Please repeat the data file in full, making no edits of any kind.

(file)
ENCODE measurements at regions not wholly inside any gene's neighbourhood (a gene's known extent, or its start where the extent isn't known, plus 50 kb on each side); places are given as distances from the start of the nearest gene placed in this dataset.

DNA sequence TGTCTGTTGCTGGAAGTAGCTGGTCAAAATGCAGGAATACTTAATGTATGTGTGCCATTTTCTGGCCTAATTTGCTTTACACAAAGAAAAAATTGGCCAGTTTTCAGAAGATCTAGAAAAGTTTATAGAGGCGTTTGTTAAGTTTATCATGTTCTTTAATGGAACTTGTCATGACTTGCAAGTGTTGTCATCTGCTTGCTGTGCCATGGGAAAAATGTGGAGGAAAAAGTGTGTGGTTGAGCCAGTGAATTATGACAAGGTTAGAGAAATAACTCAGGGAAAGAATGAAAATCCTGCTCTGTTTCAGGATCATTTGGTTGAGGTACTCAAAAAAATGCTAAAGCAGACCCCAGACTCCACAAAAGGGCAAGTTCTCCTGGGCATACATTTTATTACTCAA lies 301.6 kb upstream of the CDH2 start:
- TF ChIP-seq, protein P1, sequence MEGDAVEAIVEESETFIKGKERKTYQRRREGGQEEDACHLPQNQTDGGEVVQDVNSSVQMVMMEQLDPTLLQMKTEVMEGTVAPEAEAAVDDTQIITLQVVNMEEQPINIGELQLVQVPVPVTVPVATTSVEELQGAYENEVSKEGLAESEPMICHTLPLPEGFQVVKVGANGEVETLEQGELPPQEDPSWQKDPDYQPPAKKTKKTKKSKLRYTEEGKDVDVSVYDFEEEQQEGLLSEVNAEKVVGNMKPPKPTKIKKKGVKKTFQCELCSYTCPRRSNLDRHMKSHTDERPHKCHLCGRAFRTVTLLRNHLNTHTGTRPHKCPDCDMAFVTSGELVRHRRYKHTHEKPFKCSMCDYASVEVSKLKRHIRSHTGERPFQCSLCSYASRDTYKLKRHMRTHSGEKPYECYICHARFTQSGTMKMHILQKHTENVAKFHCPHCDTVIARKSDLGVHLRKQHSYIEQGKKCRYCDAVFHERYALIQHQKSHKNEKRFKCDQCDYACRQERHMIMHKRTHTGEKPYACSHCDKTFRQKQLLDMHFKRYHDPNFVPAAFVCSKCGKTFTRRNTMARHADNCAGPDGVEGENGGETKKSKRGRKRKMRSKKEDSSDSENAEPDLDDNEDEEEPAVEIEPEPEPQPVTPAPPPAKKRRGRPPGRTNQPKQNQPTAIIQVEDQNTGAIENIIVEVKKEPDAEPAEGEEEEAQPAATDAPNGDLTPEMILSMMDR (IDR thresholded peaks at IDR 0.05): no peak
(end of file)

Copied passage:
ENCODE measurements at regions not wholly inside any gene's neighbourhood (a gene's known extent, or its start where the extent isn't known, plus 50 kb on each side); places are given as distances from the start of the nearest gene placed in this dataset.

DNA sequence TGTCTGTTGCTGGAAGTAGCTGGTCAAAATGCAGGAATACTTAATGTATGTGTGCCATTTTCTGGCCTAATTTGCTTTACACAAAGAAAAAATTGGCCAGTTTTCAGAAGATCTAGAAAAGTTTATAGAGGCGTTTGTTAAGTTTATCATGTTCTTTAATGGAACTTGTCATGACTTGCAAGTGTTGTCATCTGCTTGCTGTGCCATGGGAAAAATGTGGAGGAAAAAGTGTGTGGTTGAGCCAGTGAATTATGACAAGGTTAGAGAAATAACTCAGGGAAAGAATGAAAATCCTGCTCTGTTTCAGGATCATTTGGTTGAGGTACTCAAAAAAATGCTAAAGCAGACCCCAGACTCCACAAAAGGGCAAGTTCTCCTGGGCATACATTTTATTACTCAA lies 301.6 kb upstream of the CDH2 start:
- TF ChIP-seq, protein P1, sequence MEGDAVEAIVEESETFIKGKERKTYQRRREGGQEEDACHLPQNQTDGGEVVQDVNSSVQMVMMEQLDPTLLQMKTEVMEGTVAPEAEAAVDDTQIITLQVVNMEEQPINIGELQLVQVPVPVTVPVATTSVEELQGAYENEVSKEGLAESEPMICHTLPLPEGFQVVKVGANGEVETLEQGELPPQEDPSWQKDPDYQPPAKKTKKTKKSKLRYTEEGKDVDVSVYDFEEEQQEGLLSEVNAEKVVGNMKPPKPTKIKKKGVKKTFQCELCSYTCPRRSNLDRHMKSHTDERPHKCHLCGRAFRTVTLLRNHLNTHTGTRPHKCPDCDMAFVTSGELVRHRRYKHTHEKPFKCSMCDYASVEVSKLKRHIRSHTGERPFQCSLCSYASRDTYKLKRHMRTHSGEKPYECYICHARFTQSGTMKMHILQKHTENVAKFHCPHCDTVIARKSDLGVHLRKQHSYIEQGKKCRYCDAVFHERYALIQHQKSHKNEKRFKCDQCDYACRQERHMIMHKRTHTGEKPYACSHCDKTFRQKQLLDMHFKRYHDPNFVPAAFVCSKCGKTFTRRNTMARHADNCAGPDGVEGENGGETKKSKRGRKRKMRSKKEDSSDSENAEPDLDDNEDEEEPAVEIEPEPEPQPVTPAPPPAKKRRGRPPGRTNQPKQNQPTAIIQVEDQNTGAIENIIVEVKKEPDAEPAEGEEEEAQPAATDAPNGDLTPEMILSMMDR (IDR thresholded peaks at IDR 0.05): no peak